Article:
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Does Cognitive Impairment Affect Rehabilitation Outcome?


Address correspondence to Dr. Lynn Poynter, Royal Bournemouth Hospital, Castle Lane East, Bournemouth, BH7 7DW, United Kingdom. E-mail:



To assess how cognitive impairment affects rehabilitation outcomes and to determine whether individual benefit regardless of cognition.


Prospective open observational study.


Two rehabilitation wards admitting older adults after admissions with medical or surgical problems.


Two hundred forty-one individuals admitted to two rehabilitation wards, 144 female, mean age 84.4 ± 7.3 (range: 59–103).


The Mini-Mental State Examination (MMSE) was administered, and participants were categorized into four groups: cognitively intact (MMSE score: 27–30), mildly impaired (MMSE score: 21–26), moderately impaired (MMSE score: 11–20), and severely impaired (MMSE score: 0–10). Barthel activity of daily living score was calculated on admission, at 2 and 6 weeks (if appropriate), and at discharge to assess level of independence and improvement or deterioration in function. Information relating to mortality, discharge destination, and length of stay was also collected.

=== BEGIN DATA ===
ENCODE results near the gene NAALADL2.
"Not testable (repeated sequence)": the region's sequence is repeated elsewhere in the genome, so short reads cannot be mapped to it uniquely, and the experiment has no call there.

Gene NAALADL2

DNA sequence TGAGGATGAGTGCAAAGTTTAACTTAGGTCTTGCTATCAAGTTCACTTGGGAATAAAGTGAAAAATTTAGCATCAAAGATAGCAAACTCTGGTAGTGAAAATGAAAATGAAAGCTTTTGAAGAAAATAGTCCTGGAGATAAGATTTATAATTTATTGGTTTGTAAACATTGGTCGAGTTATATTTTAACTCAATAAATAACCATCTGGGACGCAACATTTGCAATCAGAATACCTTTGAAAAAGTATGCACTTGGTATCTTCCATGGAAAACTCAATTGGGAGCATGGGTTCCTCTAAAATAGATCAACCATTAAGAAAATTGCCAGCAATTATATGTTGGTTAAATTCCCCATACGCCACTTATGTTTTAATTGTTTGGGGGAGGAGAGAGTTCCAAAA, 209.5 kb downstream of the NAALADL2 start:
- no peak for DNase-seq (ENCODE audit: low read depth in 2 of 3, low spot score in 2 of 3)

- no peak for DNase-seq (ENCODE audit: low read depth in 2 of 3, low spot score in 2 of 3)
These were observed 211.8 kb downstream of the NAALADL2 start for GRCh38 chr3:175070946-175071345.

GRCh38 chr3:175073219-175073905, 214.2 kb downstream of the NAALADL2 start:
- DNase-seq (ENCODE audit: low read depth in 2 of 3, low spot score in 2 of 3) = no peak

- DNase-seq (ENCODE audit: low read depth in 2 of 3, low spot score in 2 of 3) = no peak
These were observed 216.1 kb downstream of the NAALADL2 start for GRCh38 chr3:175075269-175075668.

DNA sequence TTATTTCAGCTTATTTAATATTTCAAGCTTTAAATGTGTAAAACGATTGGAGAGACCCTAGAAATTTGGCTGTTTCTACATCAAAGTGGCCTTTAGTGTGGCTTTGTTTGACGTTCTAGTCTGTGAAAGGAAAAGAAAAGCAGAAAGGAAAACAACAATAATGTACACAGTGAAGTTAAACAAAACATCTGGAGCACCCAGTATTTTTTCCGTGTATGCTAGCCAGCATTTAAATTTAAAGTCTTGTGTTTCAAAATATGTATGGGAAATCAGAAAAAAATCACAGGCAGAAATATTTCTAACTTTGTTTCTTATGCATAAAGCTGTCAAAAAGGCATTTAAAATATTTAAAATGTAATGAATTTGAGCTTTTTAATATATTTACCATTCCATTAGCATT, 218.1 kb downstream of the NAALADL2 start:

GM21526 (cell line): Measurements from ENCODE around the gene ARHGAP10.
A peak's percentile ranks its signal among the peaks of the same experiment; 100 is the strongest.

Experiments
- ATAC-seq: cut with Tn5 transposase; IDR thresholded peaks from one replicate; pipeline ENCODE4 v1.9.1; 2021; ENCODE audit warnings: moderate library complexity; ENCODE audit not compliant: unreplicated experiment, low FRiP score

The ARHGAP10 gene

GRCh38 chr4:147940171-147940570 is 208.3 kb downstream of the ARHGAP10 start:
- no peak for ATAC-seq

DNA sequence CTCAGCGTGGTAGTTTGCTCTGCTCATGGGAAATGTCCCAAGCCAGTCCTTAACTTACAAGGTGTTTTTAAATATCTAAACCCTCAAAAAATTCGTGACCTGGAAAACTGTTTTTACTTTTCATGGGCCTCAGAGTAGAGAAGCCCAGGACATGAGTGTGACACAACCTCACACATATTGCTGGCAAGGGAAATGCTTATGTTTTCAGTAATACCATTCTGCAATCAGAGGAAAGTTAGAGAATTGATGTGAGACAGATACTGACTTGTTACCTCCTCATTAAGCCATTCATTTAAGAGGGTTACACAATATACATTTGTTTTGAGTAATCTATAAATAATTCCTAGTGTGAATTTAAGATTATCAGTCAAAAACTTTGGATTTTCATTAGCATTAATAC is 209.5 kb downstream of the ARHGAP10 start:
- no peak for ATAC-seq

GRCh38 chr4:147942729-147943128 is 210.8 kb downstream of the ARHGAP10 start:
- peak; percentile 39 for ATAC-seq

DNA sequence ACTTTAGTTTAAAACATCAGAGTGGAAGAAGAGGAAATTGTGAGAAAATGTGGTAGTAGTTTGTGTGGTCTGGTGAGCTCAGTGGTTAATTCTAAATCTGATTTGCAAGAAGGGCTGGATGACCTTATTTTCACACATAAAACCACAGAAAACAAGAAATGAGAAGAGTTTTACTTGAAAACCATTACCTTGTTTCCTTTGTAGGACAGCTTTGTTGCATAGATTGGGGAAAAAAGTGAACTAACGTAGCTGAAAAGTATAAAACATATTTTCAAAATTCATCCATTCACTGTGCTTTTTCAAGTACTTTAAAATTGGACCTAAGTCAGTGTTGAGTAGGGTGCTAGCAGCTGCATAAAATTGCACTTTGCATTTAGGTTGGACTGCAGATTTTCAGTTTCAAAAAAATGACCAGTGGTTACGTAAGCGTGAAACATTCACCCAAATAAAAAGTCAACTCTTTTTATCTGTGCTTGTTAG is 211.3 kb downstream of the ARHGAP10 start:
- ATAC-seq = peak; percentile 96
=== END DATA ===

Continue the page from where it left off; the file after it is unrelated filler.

After adjusting for comorbidities and age, all four groups showed improvement in Barthel score from admission to discharge. This improvement was highly significant (= .005) in participants with normal cognition and mild to moderate impairment. Severely impaired participants also made significant improvement (= .01). Length of stay was significantly longer for participants with lower cognitive scores. Discharge of 50% of participants occurred by 26, 28, 38, and 47 days for Groups 1 to 4, respectively (= .001). Higher rates of institutionalization and mortality (= .02) were associated with lower MMSE score.


All participants improved functionally regardless of cognition. Likelihood of institutionalization, mortality, length of stay, and adverse incidents was higher with lower MMSE scores.

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